Only days before the five-year anniversary of the Dodd-Frank legislation, the country happens to be in the middle of an extremely consequential week for the future of Wall Street reform.

On Monday, Hillary Clinton outlined for the first time her ideas about reforming the financial sector. We know that until further notice the Republican plan is to dismantle Dodd-Frank, neuter the Consumer Financial Protection Bureau, and generally pursue an agenda of extreme deregulation, so Clinton’s idea’s for financial reform are where the real intrigue lies.

Observers were keenly interested to know to what extent Clinton’s campaign has been swayed by not only the policy merits of further reining in the industry that brought down the global economy in 2008, but also the extent to which she had taken the political rise of Elizabeth Warren and Bernie Sanders seriously.

The results heartened many reformers, but also appears to have motivated them to keep pushing Clinton on the issue.

Clinton explicitly said she wanted to go “beyond Dodd-Frank” instead of simply defending what has already been enacted. Moreover, she cited the shadow-banking sector as an area in need of reform: This is the aspect of Wall Street that isn’t exactly banking—hedge funds, high-frequency traders, finance companies—and so isn’t subject to the same tough regulation. This sector is booming at pre–crisis levels, and reformers were pleased that Clinton singled it out.

More surprisingly, Clinton also lamented that not enough individual executives were facing criminal charges for misdeeds in the financial sector, and said, “This is wrong, and on my watch it will change.” This has been a huge complaint among progressives during the Obama era, and here Clinton implicitly endorsed that criticism and promised to do something about it. As Matt Yglesias notes, this is one area where Clinton will be able to act all by herself as president. It’s therefore a serious pledge to make, and one that her advisers were reportedly debating right up until she gave the speech.

All that earned applause from progressive thinkers who have taken Wall Street reform seriously. Joseph Stiglitz said after the speech that it “showed a clear understanding that our economy is no longer working for most Americans, that the rules of the economy matter, and that we need to fundamentally rewrite the rules to ensure our nation and its people can live up to their full potential.”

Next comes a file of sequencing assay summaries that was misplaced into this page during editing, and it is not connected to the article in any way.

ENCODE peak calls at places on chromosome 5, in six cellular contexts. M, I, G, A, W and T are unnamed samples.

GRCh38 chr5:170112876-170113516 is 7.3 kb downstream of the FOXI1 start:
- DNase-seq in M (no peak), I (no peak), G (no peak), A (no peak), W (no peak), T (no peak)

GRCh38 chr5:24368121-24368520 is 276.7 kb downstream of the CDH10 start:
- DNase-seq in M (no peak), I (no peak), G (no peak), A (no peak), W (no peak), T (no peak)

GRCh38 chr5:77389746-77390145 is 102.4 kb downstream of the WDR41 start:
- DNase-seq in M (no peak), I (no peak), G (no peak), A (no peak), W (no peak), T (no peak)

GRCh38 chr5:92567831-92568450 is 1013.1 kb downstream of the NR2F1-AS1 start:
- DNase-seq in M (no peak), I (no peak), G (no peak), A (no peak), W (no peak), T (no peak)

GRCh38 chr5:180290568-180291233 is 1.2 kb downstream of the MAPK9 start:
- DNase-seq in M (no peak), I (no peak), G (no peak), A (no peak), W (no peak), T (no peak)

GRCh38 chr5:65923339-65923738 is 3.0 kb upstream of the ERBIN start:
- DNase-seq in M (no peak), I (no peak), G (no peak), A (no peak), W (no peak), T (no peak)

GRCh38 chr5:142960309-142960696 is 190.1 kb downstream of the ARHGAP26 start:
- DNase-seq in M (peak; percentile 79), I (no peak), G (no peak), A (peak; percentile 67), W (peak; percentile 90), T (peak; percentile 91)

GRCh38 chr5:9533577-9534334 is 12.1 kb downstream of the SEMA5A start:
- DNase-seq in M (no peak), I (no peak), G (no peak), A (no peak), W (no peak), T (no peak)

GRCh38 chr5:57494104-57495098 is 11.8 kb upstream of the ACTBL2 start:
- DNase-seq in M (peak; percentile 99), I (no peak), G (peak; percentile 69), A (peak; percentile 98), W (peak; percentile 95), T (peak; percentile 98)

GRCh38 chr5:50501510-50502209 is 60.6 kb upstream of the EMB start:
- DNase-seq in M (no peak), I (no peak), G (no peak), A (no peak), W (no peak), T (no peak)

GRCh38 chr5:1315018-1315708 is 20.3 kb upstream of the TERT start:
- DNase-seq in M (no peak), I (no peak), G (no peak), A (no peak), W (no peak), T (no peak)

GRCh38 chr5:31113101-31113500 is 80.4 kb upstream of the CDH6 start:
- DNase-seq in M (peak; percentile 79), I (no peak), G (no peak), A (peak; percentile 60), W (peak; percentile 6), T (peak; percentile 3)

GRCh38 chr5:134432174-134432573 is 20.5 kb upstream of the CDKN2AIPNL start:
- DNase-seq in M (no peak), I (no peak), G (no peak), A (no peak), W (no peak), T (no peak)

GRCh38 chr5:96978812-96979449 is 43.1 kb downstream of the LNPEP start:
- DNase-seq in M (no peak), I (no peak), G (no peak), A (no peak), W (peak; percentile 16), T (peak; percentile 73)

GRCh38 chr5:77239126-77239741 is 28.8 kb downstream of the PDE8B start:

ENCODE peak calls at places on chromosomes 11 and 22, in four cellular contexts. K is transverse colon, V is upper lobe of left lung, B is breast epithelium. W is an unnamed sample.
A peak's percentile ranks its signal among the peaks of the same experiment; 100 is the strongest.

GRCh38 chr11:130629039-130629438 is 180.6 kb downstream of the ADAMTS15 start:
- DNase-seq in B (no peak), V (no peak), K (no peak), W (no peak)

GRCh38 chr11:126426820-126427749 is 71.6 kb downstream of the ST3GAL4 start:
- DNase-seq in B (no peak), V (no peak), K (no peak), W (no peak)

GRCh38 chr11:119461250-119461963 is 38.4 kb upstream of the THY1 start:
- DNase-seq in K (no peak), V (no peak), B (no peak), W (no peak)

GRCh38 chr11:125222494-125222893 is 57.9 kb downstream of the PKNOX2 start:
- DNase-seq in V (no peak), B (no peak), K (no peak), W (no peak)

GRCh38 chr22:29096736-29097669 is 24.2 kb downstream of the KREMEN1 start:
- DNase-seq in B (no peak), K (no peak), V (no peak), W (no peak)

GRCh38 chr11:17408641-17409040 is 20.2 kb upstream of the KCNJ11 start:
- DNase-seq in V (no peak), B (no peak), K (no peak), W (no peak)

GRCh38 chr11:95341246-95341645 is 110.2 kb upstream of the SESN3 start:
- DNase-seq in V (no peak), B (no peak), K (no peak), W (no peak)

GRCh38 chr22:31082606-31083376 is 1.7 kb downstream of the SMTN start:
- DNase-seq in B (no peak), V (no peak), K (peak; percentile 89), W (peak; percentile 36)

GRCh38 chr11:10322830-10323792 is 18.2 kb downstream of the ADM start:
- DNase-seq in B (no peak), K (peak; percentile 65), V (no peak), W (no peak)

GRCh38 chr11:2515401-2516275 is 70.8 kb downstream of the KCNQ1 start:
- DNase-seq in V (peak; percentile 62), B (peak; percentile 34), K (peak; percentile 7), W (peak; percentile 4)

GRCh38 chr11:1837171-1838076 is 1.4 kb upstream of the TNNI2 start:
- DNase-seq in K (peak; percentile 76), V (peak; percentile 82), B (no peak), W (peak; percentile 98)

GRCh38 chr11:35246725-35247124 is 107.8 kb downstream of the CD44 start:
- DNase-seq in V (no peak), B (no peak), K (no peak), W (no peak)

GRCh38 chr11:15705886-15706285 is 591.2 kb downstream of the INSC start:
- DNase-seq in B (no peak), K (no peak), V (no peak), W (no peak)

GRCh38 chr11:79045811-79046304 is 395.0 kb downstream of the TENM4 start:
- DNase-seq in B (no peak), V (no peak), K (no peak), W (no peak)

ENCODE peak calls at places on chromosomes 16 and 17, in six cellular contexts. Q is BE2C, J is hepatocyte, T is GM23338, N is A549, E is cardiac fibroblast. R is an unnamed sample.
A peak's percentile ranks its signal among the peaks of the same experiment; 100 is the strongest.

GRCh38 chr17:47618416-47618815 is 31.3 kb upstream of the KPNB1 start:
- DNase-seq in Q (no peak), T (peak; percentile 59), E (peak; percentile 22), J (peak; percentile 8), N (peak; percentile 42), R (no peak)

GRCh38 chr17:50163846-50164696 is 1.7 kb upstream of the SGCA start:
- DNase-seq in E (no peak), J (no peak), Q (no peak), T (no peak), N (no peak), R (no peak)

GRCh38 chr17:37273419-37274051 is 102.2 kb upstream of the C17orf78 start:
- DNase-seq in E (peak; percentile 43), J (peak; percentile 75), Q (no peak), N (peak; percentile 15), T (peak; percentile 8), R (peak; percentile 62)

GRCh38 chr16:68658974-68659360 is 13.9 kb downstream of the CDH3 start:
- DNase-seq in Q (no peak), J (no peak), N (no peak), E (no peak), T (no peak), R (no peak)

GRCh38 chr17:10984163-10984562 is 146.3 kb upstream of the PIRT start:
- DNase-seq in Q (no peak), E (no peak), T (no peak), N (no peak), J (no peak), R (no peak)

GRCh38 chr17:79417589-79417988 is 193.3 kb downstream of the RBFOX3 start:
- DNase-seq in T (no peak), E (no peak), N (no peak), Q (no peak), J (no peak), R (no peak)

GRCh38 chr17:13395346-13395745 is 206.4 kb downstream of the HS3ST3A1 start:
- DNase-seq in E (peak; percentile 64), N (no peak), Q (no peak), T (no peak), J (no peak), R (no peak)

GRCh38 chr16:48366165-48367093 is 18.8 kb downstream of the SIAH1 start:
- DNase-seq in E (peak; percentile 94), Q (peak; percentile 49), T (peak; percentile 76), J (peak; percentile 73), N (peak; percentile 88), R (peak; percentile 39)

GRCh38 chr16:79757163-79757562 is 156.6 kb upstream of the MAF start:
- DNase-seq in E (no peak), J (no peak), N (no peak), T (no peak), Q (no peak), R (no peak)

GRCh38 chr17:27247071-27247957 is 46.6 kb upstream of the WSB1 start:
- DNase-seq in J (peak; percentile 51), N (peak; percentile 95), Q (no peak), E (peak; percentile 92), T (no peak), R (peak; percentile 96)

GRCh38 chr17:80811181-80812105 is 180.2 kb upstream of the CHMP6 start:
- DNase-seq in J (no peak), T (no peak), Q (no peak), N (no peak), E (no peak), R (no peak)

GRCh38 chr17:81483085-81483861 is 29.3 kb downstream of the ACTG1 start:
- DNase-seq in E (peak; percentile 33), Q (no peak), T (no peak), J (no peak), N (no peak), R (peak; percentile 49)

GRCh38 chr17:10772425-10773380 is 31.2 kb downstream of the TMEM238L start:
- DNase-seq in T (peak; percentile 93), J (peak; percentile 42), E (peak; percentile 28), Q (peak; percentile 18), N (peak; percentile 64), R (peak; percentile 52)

But that’s not to say Clinton fully appeased the financial-reform community, and already this week, progressives are organizing campaigns to keep pushing her.

At one point during the speech, Clinton said she “will appoint and empower regulators who understand that ‘too big to fail’ is still too big a problem.” On Wednesday, three leading progressive groups—the Progressive Change Campaign Committee, Democracy for America, and Americans for Financial Reform—announced a petition that they hope will keep momentum behind that promise.

The groups listed several key regulatory positions, ranging from the Treasury secretary to the Federal Trade Commission chair, that should be staffed by people who have demonstrated “a strong commitment toward holding Wall Street accountable.” They extended this demand to the staffing of presidential campaigns as well.

This comes on the heels of a push by liberal groups earlier to get Clinton to sign on to a reinstatement of Glass-Steagall, the Depression-era law that separated commercial and investment banking, which was repealed by Clinton’s husband.

A Clinton adviser told reporters Monday that Clinton would not back that idea, which was incidentally just introduced as legislation by Warren and Senator John McCain last week.

Warren, without mentioning Clinton, is already pushing her supporters this week to speak up for Glass-Steagall. And groups like DFA are communicating to reporters that “it’s essential that Sec. Clinton make clear whether she stands with Elizabeth Warren and millions of Americans in the fight for new Glass-Steagall banking reforms or the army of Wall Street lawyers and lobbyists who will stop at nothing to defeat them.”